Redemption and Reorientation
That’s the third significant biblical teaching: God offers to save us from our sin and—eventually—to restore us entirely. In other words, he makes one offer we can take him up on immediately: he will save us from our sins and transform our hearts in the here-and-now. And he makes a promise for the future, that he will return one day to fix the brokenness of this world and the brokenness of our minds and bodies.
For a person experiencing gender dysphoria, this means that God offers to transform their hearts so they can love God. It means it’s possible to live according to the way God designed them and their bodies. This won’t be magical, and it certainly won’t be immediate. God doesn’t promise he’ll right now put an end to their dysphoria, to their desires to live like a member of the opposite sex. That may persist until their dying day. But he does promise that if they’ll wait patiently for him to return and set the world aright, they will finally experience life without the temptation to live differently than God’s design.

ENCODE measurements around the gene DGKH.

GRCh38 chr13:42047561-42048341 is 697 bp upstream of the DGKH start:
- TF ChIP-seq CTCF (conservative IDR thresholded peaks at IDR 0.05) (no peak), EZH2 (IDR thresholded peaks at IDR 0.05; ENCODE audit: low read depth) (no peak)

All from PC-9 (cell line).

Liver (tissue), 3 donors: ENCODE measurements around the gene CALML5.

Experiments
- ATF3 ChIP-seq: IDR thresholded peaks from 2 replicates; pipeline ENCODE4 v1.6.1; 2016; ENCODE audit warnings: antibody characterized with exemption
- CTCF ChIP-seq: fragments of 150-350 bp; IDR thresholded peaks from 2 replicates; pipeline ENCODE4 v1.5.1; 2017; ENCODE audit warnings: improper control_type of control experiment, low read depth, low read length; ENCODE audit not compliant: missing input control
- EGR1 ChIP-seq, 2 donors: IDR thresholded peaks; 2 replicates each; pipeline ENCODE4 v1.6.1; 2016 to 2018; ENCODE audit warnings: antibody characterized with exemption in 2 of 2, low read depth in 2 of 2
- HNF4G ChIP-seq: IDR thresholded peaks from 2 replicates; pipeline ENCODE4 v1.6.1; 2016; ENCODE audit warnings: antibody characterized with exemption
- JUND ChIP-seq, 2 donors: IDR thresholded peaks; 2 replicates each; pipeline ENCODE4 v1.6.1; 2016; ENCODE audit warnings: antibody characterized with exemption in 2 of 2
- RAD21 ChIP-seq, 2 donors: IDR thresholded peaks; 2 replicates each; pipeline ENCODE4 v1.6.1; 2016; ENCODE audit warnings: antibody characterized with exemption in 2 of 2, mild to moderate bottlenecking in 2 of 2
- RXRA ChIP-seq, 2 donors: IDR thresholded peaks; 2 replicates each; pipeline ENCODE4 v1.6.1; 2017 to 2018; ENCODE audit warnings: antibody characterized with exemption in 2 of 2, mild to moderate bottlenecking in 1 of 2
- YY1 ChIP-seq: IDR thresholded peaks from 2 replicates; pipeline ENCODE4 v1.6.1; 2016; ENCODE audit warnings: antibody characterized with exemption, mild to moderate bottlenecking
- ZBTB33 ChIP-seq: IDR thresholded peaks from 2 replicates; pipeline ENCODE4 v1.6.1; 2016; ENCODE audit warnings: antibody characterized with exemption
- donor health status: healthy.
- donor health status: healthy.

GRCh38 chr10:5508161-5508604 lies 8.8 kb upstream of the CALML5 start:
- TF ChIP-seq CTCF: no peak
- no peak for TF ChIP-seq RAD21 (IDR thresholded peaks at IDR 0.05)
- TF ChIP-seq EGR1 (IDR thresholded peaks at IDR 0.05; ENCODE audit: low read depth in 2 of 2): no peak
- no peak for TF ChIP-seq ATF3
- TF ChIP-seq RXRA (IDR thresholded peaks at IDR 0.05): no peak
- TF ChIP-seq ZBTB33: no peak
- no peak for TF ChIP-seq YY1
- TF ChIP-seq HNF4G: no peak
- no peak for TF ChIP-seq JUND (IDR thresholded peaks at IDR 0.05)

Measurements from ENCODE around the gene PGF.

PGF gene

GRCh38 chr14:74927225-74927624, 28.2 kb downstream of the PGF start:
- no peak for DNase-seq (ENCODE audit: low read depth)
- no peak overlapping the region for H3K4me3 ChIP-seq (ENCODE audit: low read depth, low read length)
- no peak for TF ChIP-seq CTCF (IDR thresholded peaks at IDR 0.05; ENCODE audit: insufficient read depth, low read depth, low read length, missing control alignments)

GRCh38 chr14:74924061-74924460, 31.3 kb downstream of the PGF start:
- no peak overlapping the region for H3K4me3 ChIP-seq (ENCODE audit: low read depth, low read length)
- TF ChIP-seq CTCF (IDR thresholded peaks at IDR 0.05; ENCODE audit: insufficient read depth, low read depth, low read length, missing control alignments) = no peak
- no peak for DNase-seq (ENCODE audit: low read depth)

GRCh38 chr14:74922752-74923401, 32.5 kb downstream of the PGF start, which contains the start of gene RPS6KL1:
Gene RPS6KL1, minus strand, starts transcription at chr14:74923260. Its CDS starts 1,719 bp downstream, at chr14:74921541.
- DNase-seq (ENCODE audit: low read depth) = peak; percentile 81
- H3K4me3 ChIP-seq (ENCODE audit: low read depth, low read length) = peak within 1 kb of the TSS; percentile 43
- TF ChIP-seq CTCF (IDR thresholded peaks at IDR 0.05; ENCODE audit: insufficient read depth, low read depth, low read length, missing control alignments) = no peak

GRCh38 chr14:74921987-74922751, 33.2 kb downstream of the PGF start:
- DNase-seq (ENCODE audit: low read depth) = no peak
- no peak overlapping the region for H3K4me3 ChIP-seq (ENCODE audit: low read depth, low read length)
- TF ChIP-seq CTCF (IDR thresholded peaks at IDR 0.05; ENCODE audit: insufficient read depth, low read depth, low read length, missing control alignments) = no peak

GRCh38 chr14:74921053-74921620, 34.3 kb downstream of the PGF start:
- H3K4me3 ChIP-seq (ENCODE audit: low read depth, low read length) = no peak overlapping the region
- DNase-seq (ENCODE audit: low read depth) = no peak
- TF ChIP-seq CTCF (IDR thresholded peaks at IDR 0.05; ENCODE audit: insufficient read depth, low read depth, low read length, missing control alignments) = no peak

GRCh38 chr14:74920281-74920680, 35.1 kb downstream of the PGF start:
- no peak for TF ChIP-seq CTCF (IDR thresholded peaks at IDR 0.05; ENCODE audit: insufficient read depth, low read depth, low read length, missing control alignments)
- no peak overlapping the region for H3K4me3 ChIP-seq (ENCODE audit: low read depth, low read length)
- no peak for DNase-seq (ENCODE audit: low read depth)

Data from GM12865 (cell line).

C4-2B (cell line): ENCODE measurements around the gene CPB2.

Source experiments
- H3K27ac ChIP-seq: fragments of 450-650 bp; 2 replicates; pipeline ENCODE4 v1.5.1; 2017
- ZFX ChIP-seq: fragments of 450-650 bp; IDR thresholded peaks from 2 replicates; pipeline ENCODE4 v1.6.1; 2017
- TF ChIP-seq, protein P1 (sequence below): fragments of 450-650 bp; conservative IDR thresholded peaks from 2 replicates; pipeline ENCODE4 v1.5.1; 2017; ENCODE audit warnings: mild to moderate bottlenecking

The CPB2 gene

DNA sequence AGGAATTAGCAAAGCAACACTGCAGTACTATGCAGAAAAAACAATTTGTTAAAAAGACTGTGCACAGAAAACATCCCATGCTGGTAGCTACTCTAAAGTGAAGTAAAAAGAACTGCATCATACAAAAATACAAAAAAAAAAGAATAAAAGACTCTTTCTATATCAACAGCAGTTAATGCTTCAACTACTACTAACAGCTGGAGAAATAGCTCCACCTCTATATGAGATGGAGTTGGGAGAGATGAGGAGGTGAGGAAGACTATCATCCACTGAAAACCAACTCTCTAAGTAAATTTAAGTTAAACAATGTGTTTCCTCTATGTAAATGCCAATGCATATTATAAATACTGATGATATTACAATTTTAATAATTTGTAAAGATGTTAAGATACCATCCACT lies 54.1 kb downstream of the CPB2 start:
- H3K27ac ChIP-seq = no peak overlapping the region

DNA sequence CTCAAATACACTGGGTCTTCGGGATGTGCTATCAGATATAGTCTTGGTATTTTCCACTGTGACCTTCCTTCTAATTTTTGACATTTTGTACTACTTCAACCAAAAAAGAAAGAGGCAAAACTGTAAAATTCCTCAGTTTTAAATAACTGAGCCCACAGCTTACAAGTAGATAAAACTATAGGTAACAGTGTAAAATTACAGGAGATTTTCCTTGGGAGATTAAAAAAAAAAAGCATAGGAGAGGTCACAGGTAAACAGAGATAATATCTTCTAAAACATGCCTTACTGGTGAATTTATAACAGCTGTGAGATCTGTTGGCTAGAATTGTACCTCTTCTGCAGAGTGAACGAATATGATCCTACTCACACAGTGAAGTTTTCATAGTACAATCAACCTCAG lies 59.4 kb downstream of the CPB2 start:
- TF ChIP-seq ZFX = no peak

[Note: The current post is the third installment in a five-part series, “Evangelical Guide to Transgenderism,” including an introduction, a brief explanation of significant terms, a biblical evaluation of gender identity and gender dysphoria, a reflection on relating to individuals with gender dysphoria, and a response to transgenderism as an ideology and a movement.]